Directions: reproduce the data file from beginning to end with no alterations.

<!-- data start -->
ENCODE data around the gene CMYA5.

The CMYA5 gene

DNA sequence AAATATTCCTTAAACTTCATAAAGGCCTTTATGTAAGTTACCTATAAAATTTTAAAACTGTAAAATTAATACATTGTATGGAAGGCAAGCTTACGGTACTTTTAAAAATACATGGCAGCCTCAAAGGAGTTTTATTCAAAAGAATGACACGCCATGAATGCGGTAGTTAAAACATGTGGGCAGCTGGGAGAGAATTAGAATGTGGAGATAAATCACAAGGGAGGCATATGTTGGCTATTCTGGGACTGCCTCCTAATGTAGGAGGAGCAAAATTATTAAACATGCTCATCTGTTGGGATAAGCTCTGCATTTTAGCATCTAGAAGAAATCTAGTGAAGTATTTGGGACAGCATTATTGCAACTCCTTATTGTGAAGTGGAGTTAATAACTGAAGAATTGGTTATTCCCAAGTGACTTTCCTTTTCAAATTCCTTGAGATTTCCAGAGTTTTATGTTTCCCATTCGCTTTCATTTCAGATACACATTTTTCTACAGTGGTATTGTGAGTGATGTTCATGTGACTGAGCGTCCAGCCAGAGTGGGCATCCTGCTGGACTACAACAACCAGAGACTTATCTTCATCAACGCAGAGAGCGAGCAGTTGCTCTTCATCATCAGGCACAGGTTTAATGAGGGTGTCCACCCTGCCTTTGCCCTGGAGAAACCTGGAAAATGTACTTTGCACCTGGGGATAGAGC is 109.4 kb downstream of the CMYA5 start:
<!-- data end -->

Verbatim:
ENCODE data around the gene CMYA5.

The CMYA5 gene

DNA sequence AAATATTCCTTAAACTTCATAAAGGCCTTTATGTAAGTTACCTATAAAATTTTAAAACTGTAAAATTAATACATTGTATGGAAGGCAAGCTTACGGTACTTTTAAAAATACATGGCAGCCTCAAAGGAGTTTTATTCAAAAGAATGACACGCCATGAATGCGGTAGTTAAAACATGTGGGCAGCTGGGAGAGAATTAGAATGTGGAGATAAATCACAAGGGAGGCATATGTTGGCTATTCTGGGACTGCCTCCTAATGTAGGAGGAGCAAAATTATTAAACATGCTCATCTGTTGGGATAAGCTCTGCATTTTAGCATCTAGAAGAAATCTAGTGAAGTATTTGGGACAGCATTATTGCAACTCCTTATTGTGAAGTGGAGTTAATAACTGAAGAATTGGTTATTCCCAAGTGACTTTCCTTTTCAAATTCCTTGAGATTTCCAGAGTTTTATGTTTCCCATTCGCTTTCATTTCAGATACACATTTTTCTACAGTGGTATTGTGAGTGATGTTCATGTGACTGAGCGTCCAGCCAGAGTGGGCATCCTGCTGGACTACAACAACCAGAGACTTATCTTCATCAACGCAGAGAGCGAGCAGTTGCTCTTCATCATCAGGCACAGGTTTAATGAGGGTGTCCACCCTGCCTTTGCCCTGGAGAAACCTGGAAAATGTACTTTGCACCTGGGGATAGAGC is 109.4 kb downstream of the CMYA5 start: